Big Rig Accidents in Florida
Big rigs are a common sight on Florida highways. Transporting consumer goods, agricultural supplies, and building materials of all kinds, they share the roads with the state’s more than 16 million drivers. It’s not unheard of for a semi-tractor trailer to log 100,000 miles in a year, so these trucks are always on the roads. That means a few of them will be involved in the over 200,000 car accidents in the state that occur every year. Large trucks are involved in many accidents, and the potential for serious injuries and fatalities is high because of their sheer size. Cars that are hit head on, sideswiped, or crush by trucks weighing up to 80,000 pounds don’t stand much of a chance.
Florida Big Rig Accident Data
Data from the Fatality Analysis Reporting System and the National Highway Transportation Safety Administration (NHTSA) indicate the following from 2011 through 2015.
|Year||Number of Fatal Crashes|
An evaluation of traffic crash fatalities in 2005 revealed that heavy trucks accounted for twice as many fatalities, percentage-wise, then those related to passenger vehicles. This report showed that run off the road accidents represented 32 percent of crashes involving large trucks, while intersection crashes involved 28 percent.
Motor Vehicle Department Crash Data
In its annual report of Traffic Crash Facts, the Florida Department of Highway Safety and Motor Vehicles reported 222 fatal crashes involving trucks over 10,000 pounds, and 4,812 accidents involving injuries. There were 23,703 large truck accidents resulting in vehicle or property damage, just 6.28 percent of the total number of incidents.
By county, the same report revealed there were 38,409 truck crashes in Broward County in 2015, still far less than the 63,451 reported in Miami-Dade County that year, with commercial motor vehicles (a category which big rigs are a part of) coming in at 8,720. Orange County, in Central Florida, had 28,130 crashes.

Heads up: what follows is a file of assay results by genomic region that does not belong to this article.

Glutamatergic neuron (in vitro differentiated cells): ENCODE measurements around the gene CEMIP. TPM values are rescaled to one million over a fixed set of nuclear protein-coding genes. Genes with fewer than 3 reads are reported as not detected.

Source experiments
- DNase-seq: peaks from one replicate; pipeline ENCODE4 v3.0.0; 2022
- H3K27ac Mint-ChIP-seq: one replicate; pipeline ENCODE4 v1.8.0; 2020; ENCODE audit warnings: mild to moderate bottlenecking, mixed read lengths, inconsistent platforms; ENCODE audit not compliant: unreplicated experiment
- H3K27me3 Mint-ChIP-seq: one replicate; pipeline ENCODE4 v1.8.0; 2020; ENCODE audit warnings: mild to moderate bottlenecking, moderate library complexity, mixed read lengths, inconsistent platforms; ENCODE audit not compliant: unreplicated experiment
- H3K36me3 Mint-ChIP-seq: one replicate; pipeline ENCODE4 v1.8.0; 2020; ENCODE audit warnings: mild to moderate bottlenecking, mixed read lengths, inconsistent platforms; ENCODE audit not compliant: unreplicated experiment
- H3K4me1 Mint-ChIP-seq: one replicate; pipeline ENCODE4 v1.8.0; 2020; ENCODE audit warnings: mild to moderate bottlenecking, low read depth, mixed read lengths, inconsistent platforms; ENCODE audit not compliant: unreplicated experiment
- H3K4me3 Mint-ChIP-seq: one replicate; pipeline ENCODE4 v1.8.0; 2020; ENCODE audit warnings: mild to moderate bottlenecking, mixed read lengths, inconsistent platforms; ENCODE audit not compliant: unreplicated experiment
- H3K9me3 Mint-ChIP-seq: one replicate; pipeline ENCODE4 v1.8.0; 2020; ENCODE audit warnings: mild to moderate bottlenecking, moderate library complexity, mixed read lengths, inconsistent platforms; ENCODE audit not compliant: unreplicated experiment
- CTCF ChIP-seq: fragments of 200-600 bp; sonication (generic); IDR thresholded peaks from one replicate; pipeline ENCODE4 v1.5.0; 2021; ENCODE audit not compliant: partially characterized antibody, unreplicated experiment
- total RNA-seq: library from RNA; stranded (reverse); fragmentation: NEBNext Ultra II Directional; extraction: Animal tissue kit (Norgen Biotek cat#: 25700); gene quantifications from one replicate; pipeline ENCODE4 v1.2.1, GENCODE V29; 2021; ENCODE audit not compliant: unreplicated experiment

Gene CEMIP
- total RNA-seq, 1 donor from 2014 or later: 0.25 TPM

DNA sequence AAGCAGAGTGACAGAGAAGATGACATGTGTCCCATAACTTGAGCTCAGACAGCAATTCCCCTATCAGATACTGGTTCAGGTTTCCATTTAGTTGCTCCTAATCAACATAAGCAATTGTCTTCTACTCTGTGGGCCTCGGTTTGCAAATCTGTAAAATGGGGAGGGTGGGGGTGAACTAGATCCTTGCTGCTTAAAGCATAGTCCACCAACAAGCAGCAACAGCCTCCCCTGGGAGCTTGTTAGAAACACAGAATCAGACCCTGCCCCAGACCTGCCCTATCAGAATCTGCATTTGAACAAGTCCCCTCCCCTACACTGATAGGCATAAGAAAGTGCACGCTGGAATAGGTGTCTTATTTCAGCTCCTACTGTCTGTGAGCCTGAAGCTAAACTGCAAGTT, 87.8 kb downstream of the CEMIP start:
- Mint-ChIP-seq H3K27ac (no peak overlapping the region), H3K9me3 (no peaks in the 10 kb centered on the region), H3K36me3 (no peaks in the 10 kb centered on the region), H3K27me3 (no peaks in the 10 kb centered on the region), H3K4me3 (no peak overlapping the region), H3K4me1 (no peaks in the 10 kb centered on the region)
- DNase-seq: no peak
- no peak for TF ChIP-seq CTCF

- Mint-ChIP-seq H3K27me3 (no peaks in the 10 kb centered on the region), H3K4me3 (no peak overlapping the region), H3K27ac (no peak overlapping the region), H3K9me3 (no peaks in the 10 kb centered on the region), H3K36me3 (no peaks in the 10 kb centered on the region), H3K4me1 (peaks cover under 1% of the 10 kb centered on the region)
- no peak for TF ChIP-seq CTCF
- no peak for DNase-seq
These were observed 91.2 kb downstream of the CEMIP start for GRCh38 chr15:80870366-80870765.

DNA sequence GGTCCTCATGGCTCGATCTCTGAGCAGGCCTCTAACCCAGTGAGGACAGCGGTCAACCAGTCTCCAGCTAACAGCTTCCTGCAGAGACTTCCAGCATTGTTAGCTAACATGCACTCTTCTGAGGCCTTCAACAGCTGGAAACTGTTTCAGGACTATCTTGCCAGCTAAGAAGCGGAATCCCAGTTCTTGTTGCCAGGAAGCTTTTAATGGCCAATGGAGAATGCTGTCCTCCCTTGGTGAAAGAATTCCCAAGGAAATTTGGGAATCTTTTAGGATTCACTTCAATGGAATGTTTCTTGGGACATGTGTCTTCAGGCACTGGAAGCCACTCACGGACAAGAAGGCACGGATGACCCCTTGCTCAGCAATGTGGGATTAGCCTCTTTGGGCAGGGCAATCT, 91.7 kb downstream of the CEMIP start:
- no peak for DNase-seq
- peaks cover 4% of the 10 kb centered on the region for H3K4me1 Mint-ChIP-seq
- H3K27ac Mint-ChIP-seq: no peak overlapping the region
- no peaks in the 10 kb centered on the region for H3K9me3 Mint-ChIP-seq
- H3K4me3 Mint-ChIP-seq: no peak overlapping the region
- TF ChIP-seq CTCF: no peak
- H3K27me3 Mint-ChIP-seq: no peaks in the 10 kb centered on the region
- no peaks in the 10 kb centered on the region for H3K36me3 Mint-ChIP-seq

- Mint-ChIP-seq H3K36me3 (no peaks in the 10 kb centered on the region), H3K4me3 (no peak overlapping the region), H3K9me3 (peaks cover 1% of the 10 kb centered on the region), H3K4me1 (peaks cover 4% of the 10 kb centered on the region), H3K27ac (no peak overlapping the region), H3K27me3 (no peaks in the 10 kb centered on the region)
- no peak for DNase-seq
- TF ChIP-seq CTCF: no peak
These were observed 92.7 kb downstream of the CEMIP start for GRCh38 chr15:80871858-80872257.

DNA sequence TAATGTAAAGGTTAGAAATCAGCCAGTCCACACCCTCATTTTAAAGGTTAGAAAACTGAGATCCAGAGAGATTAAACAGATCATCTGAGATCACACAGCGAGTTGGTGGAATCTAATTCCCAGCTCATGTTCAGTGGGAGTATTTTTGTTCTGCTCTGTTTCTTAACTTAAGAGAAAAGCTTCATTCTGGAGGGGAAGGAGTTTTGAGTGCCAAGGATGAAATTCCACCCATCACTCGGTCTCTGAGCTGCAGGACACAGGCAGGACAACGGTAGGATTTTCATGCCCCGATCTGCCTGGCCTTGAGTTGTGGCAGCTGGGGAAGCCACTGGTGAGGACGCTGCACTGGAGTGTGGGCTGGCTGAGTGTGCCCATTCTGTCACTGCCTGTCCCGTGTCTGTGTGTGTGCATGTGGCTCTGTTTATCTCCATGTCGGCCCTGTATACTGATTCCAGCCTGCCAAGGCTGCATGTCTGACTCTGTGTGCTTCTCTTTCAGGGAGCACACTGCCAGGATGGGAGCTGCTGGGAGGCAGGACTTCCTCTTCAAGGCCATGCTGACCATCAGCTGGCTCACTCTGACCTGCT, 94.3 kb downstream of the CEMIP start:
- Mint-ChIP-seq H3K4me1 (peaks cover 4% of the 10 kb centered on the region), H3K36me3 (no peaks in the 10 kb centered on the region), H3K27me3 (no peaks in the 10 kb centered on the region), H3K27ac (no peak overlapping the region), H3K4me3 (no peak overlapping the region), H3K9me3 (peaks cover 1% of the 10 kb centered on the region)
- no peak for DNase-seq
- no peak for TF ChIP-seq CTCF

Additional Florida Truck Safety Data
Issued in May 2016, Traffic Safety Facts from the NHTSA reveal official numbers from 2014, which put Florida in third place for the number of large trucks in fatal crashes. Only California and Texas had more. The state represented 4.8 percent of the total fatal truck crashes in the country.
Nationally, NHTSA data from 2014 indicate that nearly three-quarters of those injured in large truck crashes were occupants of other vehicles. Occupants of large trucks represented less than a quarter of those injured in crashes. A majority of fatal crashes involved multiple vehicles, compared to crash statistics of passenger cars and other vehicles, with many involving the truck and other vehicle traveling straight. Aside from head-on collisions, other crash situations included a turn, negotiating a curve in the road, or vehicles stopped in a traffic lane. The report also found trucks were three times as more likely than other vehicles to be struck from the rear.